By Terry Watada
Linda and Walter Ohama, sister and brother, were born and raised on a potato farm in Rainier, Alberta. Linda is an award-winning filmmaker, visual artist, educator and activist. Walt is an award-winning independent musician. The Miya family is also a family of artists: Roy, a jazz pianist extraordinaire; Sam, musician and painter; Archie, competitive ballroom dancer; Susan, supporter of the arts; and Blythe, Susan’s daughter, visual artist. Jesse Nishihata, filmmaker, encouraged his children to become filmmakers and writers. I’m sure there are many other families populated by artists of one kind or another. And I’ve only covered the Nisei and Sansei generations. Who knows how many of the next generations are artists.
This flies in the face of convention and stereotype. How many parents and grandparents have warned their offspring about the dangers of becoming an artist? Perpetual poverty is your constant companion, accompanied by a Bohemian lifestyle that ends in consumption or some vicious social disease. Unless, of course, you become famous and wealthy. Then it’s all hearts and flowers.
Precious few are those families that encourage their children either directly or by example.
I recently came across a Sansei Japanese American artist: Vale Hamanaka, aka V. Vale. As a keyboard player, he was an original member of the band Blue Cheer, before it became a power trio. The band went on to score a top twenty hit with Summertime Blues. Vale went on to be a publisher and television talk-show host in San Francisco.
He was born in 1944 at the Jerome War Relocation Center. He studied English Literature at UC Berkeley. In the 70s, he started a “zine” about SF punk culture. The publication was funded by Alan Ginsberg and Lawrence Ferlinghetti. In the next decade, he started his publishing company, RE/Search, which focuses on counterculture and underground subjects and eventually academically-modelled books.
His ambition for the press can be summed up in this quotation: (I have) “this weird theory that there’s [sic] only 1000 interesting people on this planet that I refer to as primary source thinkers. It’s my job to find them. I’m just after something that lasts longer, not ‘high sugar fluff’ as Henry Rollins put it. I want something I don’t get right away. One of my favorite phrases, and I heard this from William Burroughs, is ‘belief is the enemy of knowledge’”.
He continues today touring the country giving talks to encourage DIY (Do It Yourself) and Indie artists.
What interests me more is his family roots. His father was Kiyoshi Conrad Hamanaka, a Nisei born in Fresno CA in October 1919. As Conrad Yama, he pursued an acting career. His early appearances were in the touring companies of Teahouse of the August Moon and Auntie Mame. His Broadway debut was in Flower Drum Song as an understudy to Keye Luke (as Dr. Li). Much later, he was in Pacific Overtures.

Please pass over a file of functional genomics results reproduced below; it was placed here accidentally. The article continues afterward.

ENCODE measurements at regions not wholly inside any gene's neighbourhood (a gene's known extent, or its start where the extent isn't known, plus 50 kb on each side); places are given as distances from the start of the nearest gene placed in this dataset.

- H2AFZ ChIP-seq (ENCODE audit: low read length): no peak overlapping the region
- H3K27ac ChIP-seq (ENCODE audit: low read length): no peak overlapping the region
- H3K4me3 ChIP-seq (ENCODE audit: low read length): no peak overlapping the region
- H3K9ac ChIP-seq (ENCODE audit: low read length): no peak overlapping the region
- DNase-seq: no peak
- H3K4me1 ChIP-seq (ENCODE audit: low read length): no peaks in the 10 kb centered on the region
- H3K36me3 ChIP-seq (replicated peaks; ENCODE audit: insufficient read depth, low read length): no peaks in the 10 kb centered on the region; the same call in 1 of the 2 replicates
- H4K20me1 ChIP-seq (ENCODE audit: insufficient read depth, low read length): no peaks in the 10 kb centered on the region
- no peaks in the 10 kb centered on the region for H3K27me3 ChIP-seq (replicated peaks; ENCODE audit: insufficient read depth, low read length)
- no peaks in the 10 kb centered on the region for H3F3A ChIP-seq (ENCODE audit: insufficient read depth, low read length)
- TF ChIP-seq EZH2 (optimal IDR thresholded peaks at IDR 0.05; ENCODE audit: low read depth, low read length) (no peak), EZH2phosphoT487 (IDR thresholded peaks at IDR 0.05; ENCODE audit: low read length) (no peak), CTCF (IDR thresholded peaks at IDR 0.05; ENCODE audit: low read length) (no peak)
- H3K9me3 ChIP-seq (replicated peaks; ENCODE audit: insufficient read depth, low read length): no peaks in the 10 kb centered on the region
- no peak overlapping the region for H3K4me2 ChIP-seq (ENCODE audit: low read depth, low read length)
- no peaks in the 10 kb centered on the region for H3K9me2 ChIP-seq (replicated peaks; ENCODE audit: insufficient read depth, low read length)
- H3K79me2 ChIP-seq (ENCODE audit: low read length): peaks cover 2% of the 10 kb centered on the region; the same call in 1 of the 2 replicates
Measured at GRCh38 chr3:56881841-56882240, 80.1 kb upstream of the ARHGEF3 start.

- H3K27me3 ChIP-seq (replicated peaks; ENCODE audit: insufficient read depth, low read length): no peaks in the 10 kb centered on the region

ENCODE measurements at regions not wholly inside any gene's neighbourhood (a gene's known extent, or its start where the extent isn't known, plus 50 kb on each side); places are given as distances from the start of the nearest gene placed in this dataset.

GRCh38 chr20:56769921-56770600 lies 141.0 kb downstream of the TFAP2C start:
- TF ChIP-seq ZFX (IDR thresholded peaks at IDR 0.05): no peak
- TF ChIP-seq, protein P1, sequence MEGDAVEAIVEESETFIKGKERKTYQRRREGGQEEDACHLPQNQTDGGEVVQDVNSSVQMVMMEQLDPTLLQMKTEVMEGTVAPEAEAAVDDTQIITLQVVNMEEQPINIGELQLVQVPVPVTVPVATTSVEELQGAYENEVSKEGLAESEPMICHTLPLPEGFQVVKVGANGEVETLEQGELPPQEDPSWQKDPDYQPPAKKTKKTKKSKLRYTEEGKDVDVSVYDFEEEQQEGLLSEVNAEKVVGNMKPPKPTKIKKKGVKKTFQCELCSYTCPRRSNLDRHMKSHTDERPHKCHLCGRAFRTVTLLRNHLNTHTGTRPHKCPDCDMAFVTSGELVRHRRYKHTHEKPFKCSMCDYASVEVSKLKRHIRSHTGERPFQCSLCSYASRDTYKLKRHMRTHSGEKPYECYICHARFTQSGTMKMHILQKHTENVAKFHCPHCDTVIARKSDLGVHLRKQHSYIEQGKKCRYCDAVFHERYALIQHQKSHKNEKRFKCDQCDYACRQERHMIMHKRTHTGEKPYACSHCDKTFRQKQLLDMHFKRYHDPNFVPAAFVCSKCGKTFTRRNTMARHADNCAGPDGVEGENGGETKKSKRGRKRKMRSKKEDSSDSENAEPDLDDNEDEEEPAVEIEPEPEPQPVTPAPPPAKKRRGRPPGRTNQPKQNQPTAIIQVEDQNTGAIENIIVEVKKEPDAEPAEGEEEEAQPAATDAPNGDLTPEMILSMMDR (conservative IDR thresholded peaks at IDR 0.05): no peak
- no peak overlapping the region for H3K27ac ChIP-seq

His film credits include The King of Marvin Gardens, the Taking of Pelham One Two Three and Midway (a film that featured many of the Asian American actors working in Hollywood at the time). He can be seen as the fruit-seller during the Don Corleone shooting scene in The Godfather.
Kiyoshi Hamanaka died in March 2010.
Vale Hamanaka’s mother had an equally interesting career. Mary Hamanaka (née Takaoka) started in show-biz as a teenager as an extra in Hollywood movies. She soon convinced her two sisters (Myrtle and Midi) to form an act called the Taka Sisters. They headed to Vaudeville as a reputed risqué act, becoming nationally recognized when they were booked into Harry’s New York Cabaret in 1935.
Mary’s career ended with the murder of her middle sister the following year. The killer was Midi’s jilted lover, Raymond Johnson. Johnson first stabbed the other man in the triangle before victimizing Midi. He spent the rest of his life in jail. The murder was widely publicized and probably used as a warning against interracial relations.
Mary Takaoka died in 1991.
Despite the somewhat unsavory, certainly sensational, details of the Hamanaka family, I do not believe their experience is a cautionary tale against the life of an artist. Rather, it is the pursuit of their art that has informed and enriched their lives. And though, I’m sure, they are not as celebrated as they would have liked to have been, they have gone beyond the conventional and led satisfying and interesting lives.
So if your son or daughter wants to be an artist of some kind, encourage them, support them, celebrate them and, most important of all, be there for them. And don’t undercut them as my 18-years-older brother said to me when I wanted to take up the guitar, “You might make some friends at university.” Maybe this column is a cautionary tale.